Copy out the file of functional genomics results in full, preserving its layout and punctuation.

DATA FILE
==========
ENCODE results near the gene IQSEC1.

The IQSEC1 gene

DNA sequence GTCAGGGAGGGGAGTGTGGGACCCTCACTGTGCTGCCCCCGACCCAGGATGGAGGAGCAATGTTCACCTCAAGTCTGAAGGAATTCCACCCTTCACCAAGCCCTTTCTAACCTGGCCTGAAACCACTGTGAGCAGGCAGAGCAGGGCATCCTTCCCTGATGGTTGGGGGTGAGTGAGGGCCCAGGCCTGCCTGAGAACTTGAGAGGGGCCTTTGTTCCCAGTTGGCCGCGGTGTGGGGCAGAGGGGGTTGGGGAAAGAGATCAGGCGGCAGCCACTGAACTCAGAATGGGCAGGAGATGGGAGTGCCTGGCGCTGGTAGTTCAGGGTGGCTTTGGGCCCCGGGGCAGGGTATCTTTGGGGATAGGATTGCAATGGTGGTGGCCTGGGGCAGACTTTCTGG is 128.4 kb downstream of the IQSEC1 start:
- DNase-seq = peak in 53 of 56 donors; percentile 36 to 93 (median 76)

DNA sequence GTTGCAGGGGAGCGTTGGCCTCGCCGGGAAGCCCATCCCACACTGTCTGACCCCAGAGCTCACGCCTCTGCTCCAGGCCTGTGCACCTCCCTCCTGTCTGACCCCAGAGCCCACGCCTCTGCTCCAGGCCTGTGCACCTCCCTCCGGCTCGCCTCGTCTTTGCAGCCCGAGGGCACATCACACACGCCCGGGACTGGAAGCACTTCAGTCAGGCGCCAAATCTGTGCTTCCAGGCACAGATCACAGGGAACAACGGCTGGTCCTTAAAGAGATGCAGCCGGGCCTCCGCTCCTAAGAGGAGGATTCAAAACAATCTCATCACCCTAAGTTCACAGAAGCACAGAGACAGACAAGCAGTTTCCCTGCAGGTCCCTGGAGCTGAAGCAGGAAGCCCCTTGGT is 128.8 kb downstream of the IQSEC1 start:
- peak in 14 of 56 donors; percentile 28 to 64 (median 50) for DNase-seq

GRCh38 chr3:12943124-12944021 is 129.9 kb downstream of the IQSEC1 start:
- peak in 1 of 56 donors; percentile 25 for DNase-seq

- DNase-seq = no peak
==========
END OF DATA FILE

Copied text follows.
ENCODE results near the gene IQSEC1.

The IQSEC1 gene

DNA sequence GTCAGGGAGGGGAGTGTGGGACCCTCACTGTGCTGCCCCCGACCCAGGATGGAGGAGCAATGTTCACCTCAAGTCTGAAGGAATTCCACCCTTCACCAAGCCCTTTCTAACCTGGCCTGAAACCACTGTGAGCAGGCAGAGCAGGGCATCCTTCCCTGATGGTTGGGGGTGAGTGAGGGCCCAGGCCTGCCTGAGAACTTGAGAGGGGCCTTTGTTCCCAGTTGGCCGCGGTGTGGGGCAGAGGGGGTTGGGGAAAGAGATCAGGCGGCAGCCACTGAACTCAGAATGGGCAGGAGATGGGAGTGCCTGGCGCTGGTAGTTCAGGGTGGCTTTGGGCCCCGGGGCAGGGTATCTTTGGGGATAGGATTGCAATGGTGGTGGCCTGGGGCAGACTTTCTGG is 128.4 kb downstream of the IQSEC1 start:
- DNase-seq = peak in 53 of 56 donors; percentile 36 to 93 (median 76)

DNA sequence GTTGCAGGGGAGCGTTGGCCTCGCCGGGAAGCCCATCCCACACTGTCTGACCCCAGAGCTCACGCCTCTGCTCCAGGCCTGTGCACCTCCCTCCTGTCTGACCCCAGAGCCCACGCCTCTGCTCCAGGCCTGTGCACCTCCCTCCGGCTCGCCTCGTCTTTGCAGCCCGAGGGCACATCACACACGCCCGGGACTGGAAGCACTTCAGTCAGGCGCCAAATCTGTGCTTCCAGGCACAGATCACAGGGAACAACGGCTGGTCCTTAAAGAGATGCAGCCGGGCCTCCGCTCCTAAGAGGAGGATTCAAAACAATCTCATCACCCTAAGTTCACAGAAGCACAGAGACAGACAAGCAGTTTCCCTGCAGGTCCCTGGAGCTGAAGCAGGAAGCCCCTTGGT is 128.8 kb downstream of the IQSEC1 start:
- peak in 14 of 56 donors; percentile 28 to 64 (median 50) for DNase-seq

GRCh38 chr3:12943124-12944021 is 129.9 kb downstream of the IQSEC1 start:
- peak in 1 of 56 donors; percentile 25 for DNase-seq

- DNase-seq = no peak